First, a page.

That is why I keep seeing the spectre of John Foster Dulles looming at the end of the tunnel of Henry Kissinger's détente. Diplomatically John Foster Dulles looks like an amateur next to Henry Kissinger, whose performance is almost flawless. But Dulles had a point of logic on which nobody so far has faulted him, but which made him widely unpopular. The point is that if the West accepts the basic Soviet premise that no piece of communist territory is negotiable, whereas the rest of the whole world is—then sooner or later the Western world will be driven up against the wall, leaving the U.S. with only the alternatives of war or surrender. So—Dulles talked about "rolling back communism" or "going to the brink of war" and scared the wits out of many, and became an easy target for one of the most consistently venomous campaigns ever directed on a global scale against a U.S. Secretary of State.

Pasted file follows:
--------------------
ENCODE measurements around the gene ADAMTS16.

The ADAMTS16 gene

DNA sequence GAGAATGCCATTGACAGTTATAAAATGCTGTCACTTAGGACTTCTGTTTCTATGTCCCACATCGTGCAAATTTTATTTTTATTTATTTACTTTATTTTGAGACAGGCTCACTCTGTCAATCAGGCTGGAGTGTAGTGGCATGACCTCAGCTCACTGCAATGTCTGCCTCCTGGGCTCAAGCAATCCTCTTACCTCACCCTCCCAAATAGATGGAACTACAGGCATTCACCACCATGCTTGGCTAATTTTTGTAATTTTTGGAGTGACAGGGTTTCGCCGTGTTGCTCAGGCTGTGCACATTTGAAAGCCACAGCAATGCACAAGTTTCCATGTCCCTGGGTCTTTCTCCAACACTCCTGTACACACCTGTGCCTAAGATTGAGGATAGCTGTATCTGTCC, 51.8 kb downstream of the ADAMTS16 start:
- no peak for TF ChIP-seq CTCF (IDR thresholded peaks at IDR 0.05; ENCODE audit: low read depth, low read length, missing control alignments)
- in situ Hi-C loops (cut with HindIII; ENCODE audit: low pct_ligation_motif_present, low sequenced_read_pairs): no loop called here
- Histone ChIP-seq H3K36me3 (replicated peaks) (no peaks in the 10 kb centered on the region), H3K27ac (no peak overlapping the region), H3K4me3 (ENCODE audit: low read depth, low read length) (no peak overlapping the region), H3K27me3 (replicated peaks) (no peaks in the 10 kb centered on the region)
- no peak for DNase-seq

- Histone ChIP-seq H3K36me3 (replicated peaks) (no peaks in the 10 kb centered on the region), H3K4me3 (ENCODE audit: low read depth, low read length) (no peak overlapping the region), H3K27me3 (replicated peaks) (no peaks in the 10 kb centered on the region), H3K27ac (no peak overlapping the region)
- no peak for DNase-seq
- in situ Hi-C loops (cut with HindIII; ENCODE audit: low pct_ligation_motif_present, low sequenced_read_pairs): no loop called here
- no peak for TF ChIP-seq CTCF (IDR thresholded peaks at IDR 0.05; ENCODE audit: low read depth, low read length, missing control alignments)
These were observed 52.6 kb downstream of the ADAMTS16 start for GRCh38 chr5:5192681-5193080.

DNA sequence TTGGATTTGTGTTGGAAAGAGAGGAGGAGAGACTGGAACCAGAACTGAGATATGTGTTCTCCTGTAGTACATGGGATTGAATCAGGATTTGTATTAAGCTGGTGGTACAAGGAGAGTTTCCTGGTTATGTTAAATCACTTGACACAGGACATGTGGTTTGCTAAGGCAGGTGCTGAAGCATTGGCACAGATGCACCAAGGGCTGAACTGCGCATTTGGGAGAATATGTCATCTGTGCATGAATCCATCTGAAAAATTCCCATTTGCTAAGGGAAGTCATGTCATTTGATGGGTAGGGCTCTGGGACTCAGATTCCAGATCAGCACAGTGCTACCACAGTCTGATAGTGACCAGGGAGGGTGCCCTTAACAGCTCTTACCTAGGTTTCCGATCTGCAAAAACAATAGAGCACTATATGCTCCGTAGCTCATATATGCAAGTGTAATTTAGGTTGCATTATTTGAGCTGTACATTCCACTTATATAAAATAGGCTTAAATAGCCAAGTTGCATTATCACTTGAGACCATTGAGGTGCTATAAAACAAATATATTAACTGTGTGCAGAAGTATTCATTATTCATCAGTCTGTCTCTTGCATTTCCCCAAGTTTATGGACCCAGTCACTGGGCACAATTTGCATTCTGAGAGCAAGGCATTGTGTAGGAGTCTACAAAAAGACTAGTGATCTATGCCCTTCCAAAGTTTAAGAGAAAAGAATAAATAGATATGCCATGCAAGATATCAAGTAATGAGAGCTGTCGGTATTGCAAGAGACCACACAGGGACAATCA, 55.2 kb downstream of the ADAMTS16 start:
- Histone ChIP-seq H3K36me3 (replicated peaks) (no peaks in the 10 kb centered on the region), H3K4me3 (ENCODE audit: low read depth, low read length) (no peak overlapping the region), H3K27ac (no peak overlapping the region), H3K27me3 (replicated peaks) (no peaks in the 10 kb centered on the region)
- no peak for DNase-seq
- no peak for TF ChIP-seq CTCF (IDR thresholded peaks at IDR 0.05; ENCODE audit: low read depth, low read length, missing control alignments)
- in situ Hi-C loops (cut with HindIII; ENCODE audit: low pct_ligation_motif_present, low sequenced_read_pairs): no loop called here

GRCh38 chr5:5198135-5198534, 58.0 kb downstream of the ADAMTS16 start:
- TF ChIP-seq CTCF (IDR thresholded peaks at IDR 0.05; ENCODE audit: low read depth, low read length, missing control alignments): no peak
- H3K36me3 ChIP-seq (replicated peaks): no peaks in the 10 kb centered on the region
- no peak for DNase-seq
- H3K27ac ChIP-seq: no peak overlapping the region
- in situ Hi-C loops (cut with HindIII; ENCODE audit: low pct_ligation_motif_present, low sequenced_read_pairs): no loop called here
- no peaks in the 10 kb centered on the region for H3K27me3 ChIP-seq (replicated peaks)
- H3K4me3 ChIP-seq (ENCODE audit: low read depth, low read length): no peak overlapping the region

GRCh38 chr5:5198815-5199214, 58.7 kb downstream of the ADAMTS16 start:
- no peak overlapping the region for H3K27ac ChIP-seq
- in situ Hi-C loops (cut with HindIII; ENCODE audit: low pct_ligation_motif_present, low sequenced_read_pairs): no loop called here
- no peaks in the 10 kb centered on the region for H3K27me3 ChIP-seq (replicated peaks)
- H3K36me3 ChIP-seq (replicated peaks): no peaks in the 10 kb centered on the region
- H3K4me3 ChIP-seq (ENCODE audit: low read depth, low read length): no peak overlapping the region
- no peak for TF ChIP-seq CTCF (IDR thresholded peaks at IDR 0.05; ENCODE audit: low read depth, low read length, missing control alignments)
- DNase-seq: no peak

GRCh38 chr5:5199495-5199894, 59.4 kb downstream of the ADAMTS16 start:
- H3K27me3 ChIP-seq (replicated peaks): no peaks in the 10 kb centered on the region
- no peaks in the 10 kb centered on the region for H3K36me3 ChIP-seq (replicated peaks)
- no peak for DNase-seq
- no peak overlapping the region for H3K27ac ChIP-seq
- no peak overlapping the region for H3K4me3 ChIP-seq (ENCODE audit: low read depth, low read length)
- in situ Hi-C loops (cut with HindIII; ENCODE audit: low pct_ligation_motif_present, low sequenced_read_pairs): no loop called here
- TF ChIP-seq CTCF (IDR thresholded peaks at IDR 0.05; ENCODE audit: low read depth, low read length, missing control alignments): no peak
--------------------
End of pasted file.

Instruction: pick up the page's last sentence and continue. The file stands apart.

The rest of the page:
But let's be clear about it: Dulles was shouted down not by logic, but by Western wishful thinking. Kissinger, on the other hand, rides very cleverly on wishful thinking, not on logic. But for the leaders of many nations, particularly the small ones, wishful thinking is not enough; it simply does not guarantee survival. As the policy of détente inexorably works itself out to its bitter end and the SALT talks drag on and on and on, smaller nations are beginning to worry about whose piece of territory is the next in line to be negotiated for the glory of détente. And the northern part of Norway certainly could be considered to be a negotiable piece of territory. Eminently negotiable, as a matter of fact.